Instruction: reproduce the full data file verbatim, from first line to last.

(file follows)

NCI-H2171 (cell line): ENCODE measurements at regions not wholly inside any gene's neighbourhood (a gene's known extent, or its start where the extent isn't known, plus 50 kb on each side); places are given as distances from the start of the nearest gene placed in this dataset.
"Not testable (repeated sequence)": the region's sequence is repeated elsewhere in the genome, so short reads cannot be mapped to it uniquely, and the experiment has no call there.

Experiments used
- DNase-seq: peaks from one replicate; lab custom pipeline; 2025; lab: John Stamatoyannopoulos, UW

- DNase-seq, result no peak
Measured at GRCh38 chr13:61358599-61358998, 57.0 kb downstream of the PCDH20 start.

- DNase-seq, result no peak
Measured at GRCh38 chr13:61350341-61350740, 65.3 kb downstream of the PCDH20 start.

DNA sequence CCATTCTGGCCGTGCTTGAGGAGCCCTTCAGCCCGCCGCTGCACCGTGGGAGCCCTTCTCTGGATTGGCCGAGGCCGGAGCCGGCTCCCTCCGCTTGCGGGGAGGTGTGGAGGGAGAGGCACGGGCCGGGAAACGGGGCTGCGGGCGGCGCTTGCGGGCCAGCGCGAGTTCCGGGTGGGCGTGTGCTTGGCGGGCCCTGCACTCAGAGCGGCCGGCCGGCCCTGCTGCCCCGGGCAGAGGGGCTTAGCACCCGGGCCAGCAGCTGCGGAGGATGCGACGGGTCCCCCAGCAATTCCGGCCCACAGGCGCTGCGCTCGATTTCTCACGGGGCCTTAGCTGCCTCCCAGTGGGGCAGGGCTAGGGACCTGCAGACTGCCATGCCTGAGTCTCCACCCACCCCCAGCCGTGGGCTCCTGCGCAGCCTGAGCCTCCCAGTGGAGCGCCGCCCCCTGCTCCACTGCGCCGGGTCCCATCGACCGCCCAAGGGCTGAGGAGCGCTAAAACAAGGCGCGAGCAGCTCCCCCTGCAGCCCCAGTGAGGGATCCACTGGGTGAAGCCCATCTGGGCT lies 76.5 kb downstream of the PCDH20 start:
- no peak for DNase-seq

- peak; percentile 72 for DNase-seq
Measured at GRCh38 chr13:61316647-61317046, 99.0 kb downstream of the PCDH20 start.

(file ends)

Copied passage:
NCI-H2171 (cell line): ENCODE measurements at regions not wholly inside any gene's neighbourhood (a gene's known extent, or its start where the extent isn't known, plus 50 kb on each side); places are given as distances from the start of the nearest gene placed in this dataset.
"Not testable (repeated sequence)": the region's sequence is repeated elsewhere in the genome, so short reads cannot be mapped to it uniquely, and the experiment has no call there.

Experiments used
- DNase-seq: peaks from one replicate; lab custom pipeline; 2025; lab: John Stamatoyannopoulos, UW

- DNase-seq, result no peak
Measured at GRCh38 chr13:61358599-61358998, 57.0 kb downstream of the PCDH20 start.

- DNase-seq, result no peak
Measured at GRCh38 chr13:61350341-61350740, 65.3 kb downstream of the PCDH20 start.

DNA sequence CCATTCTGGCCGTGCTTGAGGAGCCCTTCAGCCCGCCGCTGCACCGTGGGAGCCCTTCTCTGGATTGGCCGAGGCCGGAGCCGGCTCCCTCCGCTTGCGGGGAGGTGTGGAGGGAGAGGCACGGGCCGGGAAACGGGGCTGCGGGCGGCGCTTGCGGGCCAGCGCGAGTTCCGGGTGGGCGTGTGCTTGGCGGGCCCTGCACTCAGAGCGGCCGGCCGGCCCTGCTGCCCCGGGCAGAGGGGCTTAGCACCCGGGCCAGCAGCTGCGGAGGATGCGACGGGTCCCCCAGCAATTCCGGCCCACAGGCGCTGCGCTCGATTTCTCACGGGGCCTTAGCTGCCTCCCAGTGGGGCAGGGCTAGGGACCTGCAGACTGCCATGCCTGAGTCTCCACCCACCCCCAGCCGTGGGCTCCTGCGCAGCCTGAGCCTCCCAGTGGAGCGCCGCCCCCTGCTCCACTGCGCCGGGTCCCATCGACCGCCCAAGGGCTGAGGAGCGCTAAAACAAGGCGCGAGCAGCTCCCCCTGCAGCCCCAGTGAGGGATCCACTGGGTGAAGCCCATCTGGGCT lies 76.5 kb downstream of the PCDH20 start:
- no peak for DNase-seq

- peak; percentile 72 for DNase-seq
Measured at GRCh38 chr13:61316647-61317046, 99.0 kb downstream of the PCDH20 start.